Skip to main content

Defining Ratchet: Ratchet and Boojie Politics in Black Queer Space

  • 310 Accesses

Abstract

In the essay “‘Quare’ Studies, or (Almost) Everything I Know about Queer Studies I Learned from My Grandmother” E. P. Johnson provides an etymology and definition of the word quare, wherein, following Alice Walker’s definition of womanism (Walker 1983), Johnson lays out his understanding of what “quare” means. Quare, according to Johnson (Johnson 2001) is a Southern African American English variant of the word queer and it does a particular kind of work to animate the specificity of (Southern) Black queer experience within what had begun to emerge within academia as “queer studies” (Johnson 2001). In this spirit, and following Johnson (2001) “out on a limb,” I offer here what I consider to be a preliminary etymology and definition of ratchet. It is culled together from the way interlocutors in both formal and informal interviews used the word during my time in the field, but in no way is it meant to stand in for or be treated as the actual definition which is in constant flux. Instead, I am interested in its function and use value to those who put the word into practice.

This is a preview of subscription content, access via your institution.

Buying options

Chapter
USD   29.95
Price excludes VAT (USA)
  • DOI: 10.1007/978-3-030-23319-8_2
  • Chapter length: 32 pages
  • Instant PDF download
  • Readable on all devices
  • Own it forever
  • Exclusive offer for individuals only
  • Tax calculation will be finalised during checkout
eBook
USD   69.99
Price excludes VAT (USA)
  • ISBN: 978-3-030-23319-8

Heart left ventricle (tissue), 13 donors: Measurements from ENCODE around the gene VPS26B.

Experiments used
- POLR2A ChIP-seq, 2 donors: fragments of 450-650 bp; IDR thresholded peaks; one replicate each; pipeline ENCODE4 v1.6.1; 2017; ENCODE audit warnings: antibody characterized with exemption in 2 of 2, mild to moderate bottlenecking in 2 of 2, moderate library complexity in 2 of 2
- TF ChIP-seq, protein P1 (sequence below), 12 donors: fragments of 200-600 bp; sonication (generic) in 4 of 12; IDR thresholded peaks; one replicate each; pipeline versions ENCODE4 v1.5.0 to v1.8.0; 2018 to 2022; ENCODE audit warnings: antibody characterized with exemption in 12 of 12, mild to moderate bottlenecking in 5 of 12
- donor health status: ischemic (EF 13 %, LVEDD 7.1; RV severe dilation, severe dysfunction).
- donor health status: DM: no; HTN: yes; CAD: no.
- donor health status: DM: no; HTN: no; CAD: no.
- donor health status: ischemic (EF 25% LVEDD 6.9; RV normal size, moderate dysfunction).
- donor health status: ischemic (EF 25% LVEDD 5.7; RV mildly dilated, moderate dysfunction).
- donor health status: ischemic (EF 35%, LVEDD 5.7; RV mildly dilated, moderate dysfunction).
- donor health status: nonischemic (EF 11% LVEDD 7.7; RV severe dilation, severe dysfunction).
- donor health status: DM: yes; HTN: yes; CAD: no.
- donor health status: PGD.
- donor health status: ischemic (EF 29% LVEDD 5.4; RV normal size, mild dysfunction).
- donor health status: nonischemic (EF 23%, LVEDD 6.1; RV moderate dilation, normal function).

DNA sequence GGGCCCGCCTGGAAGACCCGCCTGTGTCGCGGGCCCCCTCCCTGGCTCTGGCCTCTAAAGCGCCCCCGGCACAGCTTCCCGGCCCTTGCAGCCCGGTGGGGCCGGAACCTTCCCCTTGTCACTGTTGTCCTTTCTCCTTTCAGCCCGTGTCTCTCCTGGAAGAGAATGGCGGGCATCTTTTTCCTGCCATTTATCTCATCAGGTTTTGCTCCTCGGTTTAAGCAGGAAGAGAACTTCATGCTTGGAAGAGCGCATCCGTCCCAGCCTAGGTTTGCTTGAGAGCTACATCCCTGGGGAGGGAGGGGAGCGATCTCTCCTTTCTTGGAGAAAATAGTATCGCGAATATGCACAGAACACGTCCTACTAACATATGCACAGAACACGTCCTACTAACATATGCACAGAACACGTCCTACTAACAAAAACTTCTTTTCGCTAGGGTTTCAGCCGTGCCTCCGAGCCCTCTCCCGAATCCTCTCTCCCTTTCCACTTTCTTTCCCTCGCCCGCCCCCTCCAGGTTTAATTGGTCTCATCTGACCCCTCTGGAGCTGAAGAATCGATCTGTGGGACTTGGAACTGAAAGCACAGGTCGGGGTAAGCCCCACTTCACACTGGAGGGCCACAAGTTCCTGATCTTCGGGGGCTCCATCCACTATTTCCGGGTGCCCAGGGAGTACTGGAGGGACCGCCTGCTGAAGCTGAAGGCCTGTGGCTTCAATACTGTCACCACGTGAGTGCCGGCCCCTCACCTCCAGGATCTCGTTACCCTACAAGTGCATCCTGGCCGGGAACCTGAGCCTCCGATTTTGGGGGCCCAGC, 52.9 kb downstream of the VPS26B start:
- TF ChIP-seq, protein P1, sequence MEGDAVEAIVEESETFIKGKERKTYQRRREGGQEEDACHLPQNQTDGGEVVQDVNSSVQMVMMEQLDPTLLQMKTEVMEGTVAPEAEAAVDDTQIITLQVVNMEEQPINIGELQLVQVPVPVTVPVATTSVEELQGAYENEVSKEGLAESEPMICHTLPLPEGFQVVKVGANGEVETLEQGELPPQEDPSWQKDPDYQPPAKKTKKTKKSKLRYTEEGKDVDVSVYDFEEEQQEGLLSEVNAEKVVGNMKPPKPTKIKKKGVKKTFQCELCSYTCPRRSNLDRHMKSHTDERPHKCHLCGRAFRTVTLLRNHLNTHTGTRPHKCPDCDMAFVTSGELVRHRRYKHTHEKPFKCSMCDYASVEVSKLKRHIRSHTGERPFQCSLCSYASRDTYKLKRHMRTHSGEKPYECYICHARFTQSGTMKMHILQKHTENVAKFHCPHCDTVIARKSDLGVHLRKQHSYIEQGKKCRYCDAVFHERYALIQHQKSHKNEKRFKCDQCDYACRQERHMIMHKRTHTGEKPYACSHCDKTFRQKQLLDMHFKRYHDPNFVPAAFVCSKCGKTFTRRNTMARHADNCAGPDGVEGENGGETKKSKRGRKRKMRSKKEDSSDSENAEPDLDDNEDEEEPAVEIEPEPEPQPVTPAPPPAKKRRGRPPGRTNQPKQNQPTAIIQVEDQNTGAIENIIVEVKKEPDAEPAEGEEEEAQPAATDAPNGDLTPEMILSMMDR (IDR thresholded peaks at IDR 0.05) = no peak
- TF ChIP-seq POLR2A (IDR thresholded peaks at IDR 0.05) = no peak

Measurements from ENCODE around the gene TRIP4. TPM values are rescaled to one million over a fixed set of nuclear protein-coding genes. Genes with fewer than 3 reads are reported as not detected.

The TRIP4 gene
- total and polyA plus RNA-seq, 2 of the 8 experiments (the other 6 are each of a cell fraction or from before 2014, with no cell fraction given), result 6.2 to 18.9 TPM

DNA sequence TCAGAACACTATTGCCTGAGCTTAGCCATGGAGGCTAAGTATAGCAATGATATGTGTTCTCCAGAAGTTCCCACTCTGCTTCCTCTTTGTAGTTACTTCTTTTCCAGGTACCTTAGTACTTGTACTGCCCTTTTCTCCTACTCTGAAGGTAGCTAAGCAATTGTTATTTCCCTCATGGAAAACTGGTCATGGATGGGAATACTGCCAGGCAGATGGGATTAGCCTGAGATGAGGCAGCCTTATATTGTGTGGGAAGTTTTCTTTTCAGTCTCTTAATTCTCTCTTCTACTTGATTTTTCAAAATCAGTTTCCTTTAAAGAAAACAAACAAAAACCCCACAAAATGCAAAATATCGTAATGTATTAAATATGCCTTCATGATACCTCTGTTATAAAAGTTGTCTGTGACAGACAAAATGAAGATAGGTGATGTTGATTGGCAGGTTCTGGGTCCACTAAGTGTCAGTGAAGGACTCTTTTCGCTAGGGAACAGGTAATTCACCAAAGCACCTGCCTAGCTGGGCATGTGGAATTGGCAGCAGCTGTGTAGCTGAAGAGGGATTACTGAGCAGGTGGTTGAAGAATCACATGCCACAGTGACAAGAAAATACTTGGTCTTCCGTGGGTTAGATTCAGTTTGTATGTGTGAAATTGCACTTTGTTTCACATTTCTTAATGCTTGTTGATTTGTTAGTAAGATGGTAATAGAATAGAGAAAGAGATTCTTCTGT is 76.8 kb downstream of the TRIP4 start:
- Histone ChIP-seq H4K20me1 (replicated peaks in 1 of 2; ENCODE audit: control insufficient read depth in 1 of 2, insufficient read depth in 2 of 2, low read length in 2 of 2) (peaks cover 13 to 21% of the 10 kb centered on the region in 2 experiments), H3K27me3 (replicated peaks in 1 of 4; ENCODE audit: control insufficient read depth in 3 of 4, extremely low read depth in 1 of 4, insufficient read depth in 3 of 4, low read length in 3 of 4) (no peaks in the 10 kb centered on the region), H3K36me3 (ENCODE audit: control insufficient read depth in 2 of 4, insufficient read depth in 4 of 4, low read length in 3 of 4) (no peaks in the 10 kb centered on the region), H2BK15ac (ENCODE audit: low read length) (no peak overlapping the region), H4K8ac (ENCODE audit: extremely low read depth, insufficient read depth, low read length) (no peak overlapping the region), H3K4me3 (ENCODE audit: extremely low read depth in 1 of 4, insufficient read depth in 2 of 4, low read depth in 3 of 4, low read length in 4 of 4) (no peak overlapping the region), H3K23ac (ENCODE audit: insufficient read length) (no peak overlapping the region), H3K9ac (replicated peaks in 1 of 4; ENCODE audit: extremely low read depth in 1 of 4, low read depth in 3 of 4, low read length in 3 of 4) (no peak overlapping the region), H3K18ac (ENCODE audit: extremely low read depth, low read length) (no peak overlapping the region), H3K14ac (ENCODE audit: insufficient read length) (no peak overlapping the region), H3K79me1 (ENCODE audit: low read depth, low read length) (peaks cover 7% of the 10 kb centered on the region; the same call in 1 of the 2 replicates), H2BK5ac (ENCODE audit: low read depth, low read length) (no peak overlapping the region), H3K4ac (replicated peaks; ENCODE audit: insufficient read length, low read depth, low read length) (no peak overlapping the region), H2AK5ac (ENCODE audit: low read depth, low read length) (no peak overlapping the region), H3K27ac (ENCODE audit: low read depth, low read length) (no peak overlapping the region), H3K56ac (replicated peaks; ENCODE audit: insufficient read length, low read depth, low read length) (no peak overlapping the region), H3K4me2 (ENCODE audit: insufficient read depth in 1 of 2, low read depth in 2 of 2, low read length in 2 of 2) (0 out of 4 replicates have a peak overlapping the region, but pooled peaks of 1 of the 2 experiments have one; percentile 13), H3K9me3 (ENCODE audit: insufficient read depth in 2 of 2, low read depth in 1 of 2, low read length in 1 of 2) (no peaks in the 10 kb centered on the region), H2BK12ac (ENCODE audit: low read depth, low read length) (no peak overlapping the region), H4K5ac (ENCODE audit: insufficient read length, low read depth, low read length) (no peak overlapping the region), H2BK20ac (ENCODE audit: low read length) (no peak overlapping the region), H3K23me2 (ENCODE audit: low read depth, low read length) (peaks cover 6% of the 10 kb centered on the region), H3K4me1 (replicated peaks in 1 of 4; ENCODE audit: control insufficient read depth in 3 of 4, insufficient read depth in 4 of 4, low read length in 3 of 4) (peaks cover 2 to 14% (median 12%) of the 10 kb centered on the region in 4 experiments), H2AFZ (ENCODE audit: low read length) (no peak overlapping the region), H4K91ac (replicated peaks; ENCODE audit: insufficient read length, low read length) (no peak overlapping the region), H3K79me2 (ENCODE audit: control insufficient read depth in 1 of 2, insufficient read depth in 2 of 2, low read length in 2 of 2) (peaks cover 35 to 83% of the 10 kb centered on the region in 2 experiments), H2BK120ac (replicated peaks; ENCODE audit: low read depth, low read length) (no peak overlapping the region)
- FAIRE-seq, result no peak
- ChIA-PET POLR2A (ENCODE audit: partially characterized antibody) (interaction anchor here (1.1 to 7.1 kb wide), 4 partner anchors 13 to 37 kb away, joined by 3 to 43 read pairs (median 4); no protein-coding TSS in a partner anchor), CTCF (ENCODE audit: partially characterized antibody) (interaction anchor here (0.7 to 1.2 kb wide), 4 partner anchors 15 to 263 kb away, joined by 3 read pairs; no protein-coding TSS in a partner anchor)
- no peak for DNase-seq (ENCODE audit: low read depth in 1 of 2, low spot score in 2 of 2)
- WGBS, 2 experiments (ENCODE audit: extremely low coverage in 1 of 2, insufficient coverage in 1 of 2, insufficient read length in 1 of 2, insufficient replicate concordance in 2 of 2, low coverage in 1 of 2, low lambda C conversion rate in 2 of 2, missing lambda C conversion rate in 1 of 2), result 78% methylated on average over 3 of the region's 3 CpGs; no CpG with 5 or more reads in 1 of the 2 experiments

• Instant PDF download
  • Readable on all devices
  • Own it forever
  • Exclusive offer for individuals only
  • Tax calculation will be finalised during checkout
Softcover Book
USD   89.99
Price excludes VAT (USA)
Hardcover Book
USD   89.99
Price excludes VAT (USA)

Notes

  1. 1.

    In the first sentence of the essay Johnson writes, “I am going out on a limb.” He is remarking on the high stakes of attempting to re-conceptualize what was still forming as “queer studies.” He goes on to say, “This is a precarious position, but the stakes are high enough to warrant risky business” (Johnson 2001, 2).

  2. 2.

    I prefer the spelling “b-o-o-j-i-e” because it better approximates my own pronunciation and I believe the “j” better captures the pretentiousness intended in the use of the word.

  3. 3.

    For example, I abhor hotels that are less than a 4 star Micheline rating. They make me feel itchy. When it comes to hotels, I am boojie. There’s nothing wrong with 3 star hotels (though I reserve the right to argue that there may be something wrong with hotels that only have 2 stars or less), however, hotels with fewer than 4 stars simply assault my boojie sensibilities.

  4. 4.

    This is not unlike parties that had begun to appear in the mid-2010s featuring Black “neo-burlesque” performers. The biggest difference is that the stripping taking place was not “sanctioned” vis-a-vie a trendy organizing moniker such as “burlesque.”

  5. 5.

    An AAE phrase which roughly means getting people to behave properly, respectfully, and/or as if they have decency and “common sense.”

  6. 6.

    In AAE, “knowing how to act” often refers to having knowledge of, and behaving in ways sanctioned by the Black middle-class.

  7. 7.

    “Come up” refers to experiencing a form of upward mobility. In this case, she experienced class mobility. Being on the “come up” in terms of class may come about through earning more money, or strategic investments in education.

  8. 8.

    Interestingly enough, if you’re being your most ratchet self, you would absolutely appear unable to assimilate.

References